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A "Multiples" program  RSS feed

 
Mason BarnHart
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So in my online Java class Im almost completely lost on this program. java as a whole is pretty much killing me, with my only prior experience to programming being a basic intro to C++.

Write a program called Multiples that prompts the user for: a whole number n; a starting number(inclusive);an ending number (inclusive). The program should output all numbers between the starting and ending number that are a multiple of the number n. Your solution must use a for-loop. Here is an example output from running the program:

Enter the starting number: 10
Enter the ending number: 20
Enter a
whole number N: 3

Multiples of 3 between 10 and 20: 12, 15, 18


Any help would be greatly appreciated!
 
Bear Bibeault
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Welcome to the Ranch.

Start by posting your code, and point out where you are having difficulties. (Be sure to UseCodeTags.)
 
Mason BarnHart
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I dont really have much so far, but what I have is just the beginning pretty much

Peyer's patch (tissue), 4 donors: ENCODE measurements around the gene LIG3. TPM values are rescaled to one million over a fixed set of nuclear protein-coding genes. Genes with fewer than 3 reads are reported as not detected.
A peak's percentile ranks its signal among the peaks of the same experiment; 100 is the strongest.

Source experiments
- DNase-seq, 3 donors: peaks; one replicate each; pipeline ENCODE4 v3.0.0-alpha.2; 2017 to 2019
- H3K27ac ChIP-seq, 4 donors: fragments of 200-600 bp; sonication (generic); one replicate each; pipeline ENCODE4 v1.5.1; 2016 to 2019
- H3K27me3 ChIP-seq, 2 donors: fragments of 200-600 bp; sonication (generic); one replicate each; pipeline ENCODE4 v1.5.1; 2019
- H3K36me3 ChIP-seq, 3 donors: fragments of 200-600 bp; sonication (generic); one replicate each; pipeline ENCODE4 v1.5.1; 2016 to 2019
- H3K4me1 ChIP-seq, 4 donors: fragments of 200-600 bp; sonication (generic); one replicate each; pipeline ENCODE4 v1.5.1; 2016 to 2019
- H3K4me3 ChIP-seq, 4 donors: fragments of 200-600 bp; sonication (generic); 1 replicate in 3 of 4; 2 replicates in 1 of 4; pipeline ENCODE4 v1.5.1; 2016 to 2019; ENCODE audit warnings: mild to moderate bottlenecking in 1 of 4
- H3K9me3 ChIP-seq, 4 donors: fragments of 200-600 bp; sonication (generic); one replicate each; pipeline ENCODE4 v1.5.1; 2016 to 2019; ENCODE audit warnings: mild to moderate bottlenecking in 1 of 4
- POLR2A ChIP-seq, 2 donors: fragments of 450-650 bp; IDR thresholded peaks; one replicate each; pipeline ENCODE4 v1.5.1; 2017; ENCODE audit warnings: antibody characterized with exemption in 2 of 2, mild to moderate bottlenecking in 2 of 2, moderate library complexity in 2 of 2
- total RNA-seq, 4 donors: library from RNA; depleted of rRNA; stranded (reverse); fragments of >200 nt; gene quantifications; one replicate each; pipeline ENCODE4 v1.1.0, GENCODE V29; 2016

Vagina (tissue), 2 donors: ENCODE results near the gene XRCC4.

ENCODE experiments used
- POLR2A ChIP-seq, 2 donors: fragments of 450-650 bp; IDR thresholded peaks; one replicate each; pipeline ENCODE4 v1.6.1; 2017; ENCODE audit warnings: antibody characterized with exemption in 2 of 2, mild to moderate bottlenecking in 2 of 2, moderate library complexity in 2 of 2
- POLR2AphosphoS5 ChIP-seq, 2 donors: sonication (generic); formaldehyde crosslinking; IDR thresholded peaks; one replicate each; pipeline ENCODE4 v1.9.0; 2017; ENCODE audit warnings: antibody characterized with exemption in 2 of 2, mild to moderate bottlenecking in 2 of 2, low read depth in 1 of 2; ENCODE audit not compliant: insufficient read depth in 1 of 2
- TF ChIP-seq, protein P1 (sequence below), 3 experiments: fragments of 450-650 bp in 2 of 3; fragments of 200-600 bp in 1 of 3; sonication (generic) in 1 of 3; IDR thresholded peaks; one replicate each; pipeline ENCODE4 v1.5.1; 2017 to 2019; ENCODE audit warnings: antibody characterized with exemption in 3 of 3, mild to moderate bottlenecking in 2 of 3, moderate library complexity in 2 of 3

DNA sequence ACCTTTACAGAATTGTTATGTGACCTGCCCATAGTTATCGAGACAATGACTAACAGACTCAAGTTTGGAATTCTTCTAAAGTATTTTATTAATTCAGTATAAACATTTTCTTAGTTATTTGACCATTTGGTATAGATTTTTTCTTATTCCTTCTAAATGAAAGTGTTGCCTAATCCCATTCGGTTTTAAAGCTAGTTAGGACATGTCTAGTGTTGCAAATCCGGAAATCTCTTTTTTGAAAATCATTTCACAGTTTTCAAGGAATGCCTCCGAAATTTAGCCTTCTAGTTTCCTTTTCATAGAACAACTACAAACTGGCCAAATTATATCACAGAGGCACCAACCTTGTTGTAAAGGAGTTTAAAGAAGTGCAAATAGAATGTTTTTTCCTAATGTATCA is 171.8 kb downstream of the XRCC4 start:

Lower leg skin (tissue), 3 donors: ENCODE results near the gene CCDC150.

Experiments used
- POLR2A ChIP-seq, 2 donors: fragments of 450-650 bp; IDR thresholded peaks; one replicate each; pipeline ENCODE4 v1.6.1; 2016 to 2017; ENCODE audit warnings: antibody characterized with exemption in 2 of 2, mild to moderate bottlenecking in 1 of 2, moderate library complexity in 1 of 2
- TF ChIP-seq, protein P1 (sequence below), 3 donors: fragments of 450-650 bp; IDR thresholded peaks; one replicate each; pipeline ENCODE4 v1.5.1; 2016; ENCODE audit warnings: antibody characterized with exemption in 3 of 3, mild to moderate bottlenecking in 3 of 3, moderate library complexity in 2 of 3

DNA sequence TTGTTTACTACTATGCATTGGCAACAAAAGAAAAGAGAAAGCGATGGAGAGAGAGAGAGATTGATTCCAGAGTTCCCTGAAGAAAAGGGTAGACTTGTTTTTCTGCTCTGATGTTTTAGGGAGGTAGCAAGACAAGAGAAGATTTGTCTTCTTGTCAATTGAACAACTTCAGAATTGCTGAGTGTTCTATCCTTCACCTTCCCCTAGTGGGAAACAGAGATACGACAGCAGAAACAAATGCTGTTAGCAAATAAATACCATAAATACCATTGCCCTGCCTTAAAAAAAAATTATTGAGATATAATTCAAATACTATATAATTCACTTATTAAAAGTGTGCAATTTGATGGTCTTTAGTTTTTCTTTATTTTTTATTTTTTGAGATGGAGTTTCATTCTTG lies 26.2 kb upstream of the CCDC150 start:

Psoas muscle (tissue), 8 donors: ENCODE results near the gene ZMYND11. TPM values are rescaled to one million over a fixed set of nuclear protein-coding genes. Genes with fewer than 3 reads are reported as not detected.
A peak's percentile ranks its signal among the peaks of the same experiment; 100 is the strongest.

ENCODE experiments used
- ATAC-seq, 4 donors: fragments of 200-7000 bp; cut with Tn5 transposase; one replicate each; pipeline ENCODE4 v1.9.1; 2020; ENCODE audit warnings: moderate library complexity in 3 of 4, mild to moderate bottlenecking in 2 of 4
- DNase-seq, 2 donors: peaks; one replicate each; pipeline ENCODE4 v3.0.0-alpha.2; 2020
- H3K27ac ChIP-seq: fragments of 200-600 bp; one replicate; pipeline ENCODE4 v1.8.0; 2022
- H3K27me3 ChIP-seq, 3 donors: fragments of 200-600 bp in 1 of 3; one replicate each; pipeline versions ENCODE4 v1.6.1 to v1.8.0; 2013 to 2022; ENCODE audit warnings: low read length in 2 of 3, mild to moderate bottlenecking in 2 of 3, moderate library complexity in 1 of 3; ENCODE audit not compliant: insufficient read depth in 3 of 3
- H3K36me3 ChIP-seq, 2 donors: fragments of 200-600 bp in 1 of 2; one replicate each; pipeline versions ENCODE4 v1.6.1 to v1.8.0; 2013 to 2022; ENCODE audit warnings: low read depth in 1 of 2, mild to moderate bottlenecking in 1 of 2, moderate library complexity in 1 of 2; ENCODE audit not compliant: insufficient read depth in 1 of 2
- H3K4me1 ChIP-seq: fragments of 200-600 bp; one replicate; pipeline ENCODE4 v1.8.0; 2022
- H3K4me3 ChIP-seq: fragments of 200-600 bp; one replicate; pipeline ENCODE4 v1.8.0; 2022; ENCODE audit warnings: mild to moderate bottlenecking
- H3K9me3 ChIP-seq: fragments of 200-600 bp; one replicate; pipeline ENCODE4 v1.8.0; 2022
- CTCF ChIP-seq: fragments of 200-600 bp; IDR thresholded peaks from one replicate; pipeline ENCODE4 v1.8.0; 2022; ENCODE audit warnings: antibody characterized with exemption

Mason BarnHart
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The part Im struggling with is just the conceptual part of the for-statement. I understand what it does but I just dont see a good way of how to implement it in this situation and then code it.
 
Sumit Bisht
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Mason,
As you probably know, basic for loop is similar to C++
for(loop variable beginning value; loop continue condition; change in the value per iteration)

You can therefore apply your problem into these places where the change will be 1. This will loop you through all the values- from starting till the end.
Inside the for loop, you can use continue statement to exit the current iteration of the loop and move over to next.
Hint: Try using the % operator to check if the variable is a multiple of a number or not

So, conceptually, your loop will be something like:
for(... ; ... ; ...)
{
if( condition to check if the variable is a multiple)
{
continue;
}
// perform rest of your work here
}
 
Winston Gutkowski
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Mason BarnHart wrote:The part Im struggling with is just the conceptual part of the for-statement. I understand what it does but I just dont see a good way of how to implement it in this situation and then code it.

OK, well don't bother with it then - for now, at least.

Imagine that this is a kid's game using wooden blocks with numbers on them. How do they know which number to pick up first, which numbers are valid, and (most important of all) when they've completed the task?

Write it down on paper, and in English (or your native language), and don't write another line of Java code until you understand the problem forwards, backwards and sideways.

HIH

Winston
 
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